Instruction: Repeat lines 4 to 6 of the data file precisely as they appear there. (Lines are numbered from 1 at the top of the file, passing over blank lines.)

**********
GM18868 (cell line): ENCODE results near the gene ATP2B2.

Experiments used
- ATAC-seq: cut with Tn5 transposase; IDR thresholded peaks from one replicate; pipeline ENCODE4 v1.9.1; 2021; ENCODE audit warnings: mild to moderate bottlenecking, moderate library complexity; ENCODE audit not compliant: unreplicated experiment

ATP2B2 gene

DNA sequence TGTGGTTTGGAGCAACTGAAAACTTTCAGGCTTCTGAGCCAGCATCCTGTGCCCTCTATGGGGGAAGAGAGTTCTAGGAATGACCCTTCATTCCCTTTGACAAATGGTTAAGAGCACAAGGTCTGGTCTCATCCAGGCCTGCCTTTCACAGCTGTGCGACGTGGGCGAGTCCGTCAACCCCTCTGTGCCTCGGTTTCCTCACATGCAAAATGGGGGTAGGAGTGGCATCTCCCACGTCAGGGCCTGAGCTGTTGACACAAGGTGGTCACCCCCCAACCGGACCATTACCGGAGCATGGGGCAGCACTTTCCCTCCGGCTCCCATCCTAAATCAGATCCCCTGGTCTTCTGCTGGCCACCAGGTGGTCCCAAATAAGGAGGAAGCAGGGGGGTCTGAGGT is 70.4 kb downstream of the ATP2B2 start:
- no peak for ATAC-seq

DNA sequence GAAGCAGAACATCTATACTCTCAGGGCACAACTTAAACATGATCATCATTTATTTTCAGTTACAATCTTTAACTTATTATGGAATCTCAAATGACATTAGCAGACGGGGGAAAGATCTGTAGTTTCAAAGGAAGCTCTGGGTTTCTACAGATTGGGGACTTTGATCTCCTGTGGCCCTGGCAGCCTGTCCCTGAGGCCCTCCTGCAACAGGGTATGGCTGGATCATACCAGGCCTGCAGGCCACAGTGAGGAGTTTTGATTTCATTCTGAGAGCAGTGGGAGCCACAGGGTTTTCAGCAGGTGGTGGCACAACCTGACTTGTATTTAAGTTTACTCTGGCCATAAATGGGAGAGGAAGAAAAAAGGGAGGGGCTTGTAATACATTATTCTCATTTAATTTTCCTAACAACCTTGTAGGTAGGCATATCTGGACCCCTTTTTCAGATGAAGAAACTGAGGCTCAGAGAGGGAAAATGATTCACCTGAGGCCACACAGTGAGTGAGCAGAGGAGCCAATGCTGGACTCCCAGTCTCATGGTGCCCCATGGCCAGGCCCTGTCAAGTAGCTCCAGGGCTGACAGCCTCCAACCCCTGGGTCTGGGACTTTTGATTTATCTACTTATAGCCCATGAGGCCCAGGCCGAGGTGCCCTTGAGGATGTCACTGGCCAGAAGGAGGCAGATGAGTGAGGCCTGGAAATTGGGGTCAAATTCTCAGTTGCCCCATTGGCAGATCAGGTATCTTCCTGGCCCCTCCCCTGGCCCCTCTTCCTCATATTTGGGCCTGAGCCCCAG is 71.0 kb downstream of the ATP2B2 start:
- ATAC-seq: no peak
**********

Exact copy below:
ATP2B2 gene

DNA sequence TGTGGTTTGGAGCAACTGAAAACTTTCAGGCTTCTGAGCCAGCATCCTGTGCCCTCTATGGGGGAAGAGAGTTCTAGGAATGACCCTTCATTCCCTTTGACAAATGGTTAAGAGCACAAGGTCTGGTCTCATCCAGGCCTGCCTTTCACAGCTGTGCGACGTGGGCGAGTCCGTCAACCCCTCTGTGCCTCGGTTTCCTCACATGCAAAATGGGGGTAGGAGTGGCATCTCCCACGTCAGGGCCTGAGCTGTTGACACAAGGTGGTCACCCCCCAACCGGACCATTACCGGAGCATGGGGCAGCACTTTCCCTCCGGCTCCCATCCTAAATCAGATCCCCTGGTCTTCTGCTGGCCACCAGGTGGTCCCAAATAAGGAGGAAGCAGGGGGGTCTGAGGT is 70.4 kb downstream of the ATP2B2 start:
- no peak for ATAC-seq